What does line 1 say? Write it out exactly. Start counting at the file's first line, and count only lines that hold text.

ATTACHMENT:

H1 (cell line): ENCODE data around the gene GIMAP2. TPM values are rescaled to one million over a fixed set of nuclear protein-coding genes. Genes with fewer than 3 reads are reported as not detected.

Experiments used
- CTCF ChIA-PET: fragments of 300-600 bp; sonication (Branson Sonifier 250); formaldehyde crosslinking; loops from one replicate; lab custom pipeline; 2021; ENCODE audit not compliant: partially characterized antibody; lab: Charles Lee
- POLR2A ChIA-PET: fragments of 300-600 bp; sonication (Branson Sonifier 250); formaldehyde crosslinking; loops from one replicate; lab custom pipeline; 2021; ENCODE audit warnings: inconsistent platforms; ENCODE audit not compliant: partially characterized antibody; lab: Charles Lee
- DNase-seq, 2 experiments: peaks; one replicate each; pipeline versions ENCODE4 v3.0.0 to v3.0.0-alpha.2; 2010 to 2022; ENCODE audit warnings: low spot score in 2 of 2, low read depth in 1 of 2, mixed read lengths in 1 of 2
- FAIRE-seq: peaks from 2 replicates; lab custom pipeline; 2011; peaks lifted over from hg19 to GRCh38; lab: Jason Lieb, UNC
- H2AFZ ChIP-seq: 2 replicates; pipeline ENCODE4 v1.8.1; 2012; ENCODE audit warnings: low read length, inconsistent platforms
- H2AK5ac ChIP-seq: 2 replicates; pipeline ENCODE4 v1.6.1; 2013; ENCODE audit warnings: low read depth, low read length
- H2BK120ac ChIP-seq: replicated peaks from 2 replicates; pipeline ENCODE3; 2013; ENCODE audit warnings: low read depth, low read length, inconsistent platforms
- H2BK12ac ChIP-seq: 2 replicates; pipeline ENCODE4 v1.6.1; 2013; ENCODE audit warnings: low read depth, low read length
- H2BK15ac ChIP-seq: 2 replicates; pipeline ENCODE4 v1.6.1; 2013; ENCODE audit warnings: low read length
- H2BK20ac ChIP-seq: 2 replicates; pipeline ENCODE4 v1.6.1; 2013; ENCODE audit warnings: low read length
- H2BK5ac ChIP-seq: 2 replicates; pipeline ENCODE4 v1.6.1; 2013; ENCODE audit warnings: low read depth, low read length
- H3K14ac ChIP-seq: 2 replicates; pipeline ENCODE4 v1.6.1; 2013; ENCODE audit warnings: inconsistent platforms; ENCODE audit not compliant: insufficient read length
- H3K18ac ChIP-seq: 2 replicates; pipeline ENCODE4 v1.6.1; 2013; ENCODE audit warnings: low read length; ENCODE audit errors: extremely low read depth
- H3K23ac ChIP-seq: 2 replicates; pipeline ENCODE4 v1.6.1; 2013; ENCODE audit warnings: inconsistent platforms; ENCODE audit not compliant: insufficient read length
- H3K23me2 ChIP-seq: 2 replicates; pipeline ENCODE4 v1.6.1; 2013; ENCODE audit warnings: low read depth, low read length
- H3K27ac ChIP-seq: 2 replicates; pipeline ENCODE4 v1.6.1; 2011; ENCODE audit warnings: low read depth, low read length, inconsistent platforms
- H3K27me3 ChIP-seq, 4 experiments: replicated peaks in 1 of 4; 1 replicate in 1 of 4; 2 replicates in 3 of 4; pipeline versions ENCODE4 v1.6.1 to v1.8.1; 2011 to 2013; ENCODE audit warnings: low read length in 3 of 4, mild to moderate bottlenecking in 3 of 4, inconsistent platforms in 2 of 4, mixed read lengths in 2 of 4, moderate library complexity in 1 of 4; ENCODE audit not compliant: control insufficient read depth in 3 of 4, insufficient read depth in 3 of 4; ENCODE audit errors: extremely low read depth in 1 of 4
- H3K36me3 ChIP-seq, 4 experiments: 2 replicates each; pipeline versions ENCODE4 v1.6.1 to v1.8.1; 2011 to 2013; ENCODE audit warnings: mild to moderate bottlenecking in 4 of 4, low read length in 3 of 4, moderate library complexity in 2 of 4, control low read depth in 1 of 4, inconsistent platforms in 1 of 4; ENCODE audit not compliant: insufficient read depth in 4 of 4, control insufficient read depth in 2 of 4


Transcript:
H1 (cell line): ENCODE data around the gene GIMAP2. TPM values are rescaled to one million over a fixed set of nuclear protein-coding genes. Genes with fewer than 3 reads are reported as not detected.